This photo is one of my all-time favorites, simply because these women are my best friends. This shot was preceded by one of the upper parts of the ladies, then I thought I might need a publishable version! It is common knowledge that photographing women for publishing purposes is a sensitive matter in the UAE, so I often have to get creative with what I decide to capture in order to tell those kinds of stories.
This story is about the most gracious, kindest, most hardworking, beautiful women I know, who’s sense of style and pride in traditions is not to be underestimated.
She walked into my frame and posed, instantly adding another dimension to the story of eternal beauty that I was trying to capture.
~ AGRA, INDIA.
India is a world of deep mystery, that could possibly take more than one lifetime to unravel. On my first visit I couldn’t escape the stark contrasts; in one moment I’m marveling at the unmatched exquisiteness of the Taj Mahal, the next I’m confronted with the tremendous poverty and despair that surrounds it.
I lingered in the Taj’s gardens to drink in the beauty. I prepared for a long mystical shot. Looking through my view finder, she had arranged a whole new composition for my photo. I lowered my camera attempting to clarify a possible misunderstanding! She stood her ground and saw right through me.
Verbally asking didn’t seem to be the best mode of communication here, so I put my camera back up to my face and waited for few seconds. I shot randomly, when that didn’t startle her, I adjusted my settings and shot again. We exchanged polite smiles, she walked right pass me. She never told me her name, but I thought she just gave me her unwritten consent to tell her story.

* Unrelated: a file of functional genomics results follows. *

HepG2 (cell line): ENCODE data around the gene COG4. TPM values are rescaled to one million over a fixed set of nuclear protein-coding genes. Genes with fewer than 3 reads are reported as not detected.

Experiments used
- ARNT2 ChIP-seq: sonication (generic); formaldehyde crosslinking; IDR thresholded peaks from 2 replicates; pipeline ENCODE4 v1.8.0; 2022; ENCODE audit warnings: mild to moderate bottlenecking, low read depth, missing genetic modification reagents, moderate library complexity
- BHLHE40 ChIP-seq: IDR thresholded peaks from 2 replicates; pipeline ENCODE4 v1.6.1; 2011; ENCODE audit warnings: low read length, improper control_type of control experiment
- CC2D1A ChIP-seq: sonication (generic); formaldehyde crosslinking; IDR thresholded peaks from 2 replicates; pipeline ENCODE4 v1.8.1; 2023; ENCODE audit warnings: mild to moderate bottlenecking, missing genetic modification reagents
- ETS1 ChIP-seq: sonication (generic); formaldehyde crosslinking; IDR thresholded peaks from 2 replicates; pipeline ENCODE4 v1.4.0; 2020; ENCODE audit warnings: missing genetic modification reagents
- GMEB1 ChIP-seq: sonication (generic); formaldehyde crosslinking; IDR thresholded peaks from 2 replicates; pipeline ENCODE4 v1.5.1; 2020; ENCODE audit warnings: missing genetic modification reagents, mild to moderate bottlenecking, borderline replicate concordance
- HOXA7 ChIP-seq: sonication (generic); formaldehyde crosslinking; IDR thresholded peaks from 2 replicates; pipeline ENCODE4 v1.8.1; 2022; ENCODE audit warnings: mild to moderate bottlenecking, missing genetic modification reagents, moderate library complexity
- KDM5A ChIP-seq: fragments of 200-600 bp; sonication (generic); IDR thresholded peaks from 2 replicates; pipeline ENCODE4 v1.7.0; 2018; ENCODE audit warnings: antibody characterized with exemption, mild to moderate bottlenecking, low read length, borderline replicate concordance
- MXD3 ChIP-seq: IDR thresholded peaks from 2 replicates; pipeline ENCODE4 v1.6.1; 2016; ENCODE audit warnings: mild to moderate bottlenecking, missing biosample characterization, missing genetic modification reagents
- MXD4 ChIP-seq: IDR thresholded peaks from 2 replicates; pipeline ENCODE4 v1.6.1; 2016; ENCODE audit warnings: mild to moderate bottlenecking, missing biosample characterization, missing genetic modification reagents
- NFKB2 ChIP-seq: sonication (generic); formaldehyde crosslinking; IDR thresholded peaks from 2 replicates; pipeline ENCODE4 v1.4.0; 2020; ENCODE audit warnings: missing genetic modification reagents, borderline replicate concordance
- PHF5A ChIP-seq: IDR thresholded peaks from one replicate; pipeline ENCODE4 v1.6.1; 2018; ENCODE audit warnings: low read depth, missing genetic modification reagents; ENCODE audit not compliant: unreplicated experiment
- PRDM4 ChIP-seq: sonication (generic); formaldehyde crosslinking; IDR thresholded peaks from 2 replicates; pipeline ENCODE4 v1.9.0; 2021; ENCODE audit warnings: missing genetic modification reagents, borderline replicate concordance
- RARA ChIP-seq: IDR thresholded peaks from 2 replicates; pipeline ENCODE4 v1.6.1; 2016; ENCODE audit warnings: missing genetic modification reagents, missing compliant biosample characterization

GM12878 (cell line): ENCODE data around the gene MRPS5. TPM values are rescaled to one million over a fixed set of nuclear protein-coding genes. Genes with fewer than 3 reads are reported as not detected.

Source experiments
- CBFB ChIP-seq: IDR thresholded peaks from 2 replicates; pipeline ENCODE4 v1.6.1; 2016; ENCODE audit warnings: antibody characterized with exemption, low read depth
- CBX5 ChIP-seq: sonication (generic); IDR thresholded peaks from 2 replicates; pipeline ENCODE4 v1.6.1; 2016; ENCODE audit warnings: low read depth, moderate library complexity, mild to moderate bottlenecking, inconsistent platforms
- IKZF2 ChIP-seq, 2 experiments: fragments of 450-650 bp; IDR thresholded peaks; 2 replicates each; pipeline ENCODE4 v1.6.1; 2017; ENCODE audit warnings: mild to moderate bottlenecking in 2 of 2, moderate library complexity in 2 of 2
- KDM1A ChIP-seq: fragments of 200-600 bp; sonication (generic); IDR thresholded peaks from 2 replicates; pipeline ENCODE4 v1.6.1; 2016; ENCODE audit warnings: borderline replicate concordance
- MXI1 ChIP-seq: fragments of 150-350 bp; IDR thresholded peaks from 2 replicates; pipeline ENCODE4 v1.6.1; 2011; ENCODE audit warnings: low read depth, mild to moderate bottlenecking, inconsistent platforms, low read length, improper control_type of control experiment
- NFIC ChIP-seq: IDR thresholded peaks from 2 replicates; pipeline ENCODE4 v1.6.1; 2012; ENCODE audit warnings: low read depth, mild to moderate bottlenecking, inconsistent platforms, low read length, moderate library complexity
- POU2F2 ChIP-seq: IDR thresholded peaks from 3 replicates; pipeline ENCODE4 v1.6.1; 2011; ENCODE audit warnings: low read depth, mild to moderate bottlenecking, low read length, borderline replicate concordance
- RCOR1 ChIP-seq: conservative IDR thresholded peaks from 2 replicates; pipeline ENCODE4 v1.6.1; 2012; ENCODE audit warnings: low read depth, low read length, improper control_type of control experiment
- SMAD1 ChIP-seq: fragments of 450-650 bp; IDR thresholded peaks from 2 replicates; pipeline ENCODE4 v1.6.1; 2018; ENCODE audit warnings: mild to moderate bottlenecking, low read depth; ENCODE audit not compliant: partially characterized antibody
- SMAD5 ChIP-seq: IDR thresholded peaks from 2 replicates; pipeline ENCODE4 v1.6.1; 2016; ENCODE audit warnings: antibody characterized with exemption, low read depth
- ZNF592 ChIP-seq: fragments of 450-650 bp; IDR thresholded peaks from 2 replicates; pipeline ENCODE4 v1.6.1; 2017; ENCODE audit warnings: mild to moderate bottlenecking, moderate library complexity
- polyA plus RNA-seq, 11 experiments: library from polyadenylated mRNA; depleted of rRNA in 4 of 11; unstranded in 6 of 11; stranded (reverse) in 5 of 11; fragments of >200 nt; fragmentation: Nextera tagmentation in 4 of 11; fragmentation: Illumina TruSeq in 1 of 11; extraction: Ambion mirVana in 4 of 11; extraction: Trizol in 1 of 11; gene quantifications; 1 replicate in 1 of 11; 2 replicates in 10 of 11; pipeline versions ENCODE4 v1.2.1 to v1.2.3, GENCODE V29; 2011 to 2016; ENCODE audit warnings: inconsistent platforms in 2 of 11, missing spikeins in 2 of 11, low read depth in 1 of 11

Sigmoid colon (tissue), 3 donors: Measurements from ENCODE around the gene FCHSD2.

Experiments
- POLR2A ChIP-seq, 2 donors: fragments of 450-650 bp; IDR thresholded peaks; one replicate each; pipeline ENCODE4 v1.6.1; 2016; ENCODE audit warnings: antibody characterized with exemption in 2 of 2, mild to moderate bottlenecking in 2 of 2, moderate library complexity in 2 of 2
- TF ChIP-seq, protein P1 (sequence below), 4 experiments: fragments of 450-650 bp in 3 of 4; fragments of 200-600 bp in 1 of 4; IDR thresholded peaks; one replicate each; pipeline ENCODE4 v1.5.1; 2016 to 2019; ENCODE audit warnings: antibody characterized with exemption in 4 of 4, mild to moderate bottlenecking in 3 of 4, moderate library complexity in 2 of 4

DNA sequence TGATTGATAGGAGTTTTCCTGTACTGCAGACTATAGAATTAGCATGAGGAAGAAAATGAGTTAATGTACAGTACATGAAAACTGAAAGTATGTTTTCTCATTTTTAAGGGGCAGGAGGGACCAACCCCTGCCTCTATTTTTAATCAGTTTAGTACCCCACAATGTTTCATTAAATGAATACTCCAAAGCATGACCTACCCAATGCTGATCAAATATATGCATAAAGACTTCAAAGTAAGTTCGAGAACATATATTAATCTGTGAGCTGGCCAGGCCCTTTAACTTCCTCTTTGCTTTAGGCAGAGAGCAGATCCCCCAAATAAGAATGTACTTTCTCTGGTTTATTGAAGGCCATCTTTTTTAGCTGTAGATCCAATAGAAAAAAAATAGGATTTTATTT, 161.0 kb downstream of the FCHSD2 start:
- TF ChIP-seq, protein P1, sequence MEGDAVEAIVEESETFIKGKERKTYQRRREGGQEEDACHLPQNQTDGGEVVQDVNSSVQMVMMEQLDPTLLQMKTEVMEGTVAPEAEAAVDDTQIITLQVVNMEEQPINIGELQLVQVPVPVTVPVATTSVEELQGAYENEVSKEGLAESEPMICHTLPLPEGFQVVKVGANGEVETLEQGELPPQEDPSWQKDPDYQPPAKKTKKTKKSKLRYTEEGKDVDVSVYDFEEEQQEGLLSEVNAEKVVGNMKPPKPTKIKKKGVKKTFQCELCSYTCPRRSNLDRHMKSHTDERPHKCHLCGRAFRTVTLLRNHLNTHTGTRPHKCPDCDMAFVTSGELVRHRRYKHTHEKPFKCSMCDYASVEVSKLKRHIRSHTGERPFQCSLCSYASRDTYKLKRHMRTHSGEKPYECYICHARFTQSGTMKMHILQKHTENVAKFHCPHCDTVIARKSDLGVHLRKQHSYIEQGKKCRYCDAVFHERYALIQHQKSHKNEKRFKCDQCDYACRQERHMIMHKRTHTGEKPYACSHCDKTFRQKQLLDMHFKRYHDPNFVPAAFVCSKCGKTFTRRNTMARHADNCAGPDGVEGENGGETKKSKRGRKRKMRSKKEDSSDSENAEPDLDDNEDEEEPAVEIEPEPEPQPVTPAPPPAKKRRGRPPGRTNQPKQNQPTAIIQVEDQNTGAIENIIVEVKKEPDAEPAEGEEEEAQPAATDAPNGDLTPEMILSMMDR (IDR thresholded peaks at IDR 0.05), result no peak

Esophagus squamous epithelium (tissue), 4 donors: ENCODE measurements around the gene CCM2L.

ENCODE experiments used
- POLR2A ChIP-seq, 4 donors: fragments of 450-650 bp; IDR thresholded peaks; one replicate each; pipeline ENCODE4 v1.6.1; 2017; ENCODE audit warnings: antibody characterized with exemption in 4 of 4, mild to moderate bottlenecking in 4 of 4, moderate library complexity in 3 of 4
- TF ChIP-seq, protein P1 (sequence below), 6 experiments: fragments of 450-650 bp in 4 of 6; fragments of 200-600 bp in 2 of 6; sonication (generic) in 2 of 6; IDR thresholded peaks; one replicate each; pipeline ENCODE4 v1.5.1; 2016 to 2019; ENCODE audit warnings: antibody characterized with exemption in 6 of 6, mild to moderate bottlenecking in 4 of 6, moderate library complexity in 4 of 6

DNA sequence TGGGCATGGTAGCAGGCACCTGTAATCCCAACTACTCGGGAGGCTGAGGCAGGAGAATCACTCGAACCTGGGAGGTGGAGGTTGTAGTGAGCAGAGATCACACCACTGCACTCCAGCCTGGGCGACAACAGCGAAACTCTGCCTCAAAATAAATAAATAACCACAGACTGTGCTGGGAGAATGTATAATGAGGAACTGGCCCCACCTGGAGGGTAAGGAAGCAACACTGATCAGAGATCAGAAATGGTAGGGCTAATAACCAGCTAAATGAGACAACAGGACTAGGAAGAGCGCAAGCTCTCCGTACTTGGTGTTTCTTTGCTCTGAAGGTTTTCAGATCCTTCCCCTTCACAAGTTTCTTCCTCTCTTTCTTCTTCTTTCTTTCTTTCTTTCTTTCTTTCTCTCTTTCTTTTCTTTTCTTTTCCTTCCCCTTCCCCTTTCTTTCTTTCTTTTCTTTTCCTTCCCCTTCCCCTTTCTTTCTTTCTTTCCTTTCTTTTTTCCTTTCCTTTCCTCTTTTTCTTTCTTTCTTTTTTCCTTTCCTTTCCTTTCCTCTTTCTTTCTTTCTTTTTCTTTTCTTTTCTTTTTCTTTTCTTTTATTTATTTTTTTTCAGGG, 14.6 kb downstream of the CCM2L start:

Photo tip: Subjects are not objects. They deserve kindness, politeness, courtesy and gracefulness. Whenever you can, ask for permission before you shoot.
The nurturing and protective nature of a mother goes beyond race, religion, or even language barriers.
~ TANTAU ISLAND, Hong Kong
I wasn’t the best day to venture into the less charted side of Hong Kong on Lantau Island. It was hot, stormy, and a transport fiasco brewed on the side. At the precise moment we arrived on Tai O fishing village, it poured down like someone had just unzipped the sky. Not the circumstances I had in mind for exploring a pre-colonial stilt house settlement.
We scurried off under the nearest roof, which was inside a short corridor lined with dry fish and spice stores. Not wanting to exit at the other end so soon, we hung about in front of one store and watched a grandmother and a little girl pass their rainy day playing and singing. Just the soothing breather needed at the time.
In few minutes, we somehow became part of this scene, so she invited us to join them in the safer shelter.
Young Emirati girl in traditional flag dress celebrating UAE national day on 2 December.
~ Abu Dhabi, UAE
I call this photo – Tiny Hands, Big Attitude. Little Emirati girls are kind of raised to know they’ve got it that way. I have never met an Emirati 3+ years old who didn’t know she will grow up to become a queen and rule the world like it was her own Muslim Barbie Doll house!
Photo tip: To isolate your subject from the crowds shoot in aperture priority mode, and don’t be afraid to Zoom in, to get more of the details that that matter.
If you like this post, you would probably also enjoy reading one of my favorite photography books, The Atlas of Beauty by Romanian photographer Mihaela Noroc. She traveled for more than 6 years to capture incredible visual stories of women in 50+ countries.
Final thought- you don’t need to go far and away in order to find interesting woman stories to capture and tell. Look around you, and I am sure the women in your life or have stories worth capturing and telling.
Do you have any people photography tips you’d like to share with me?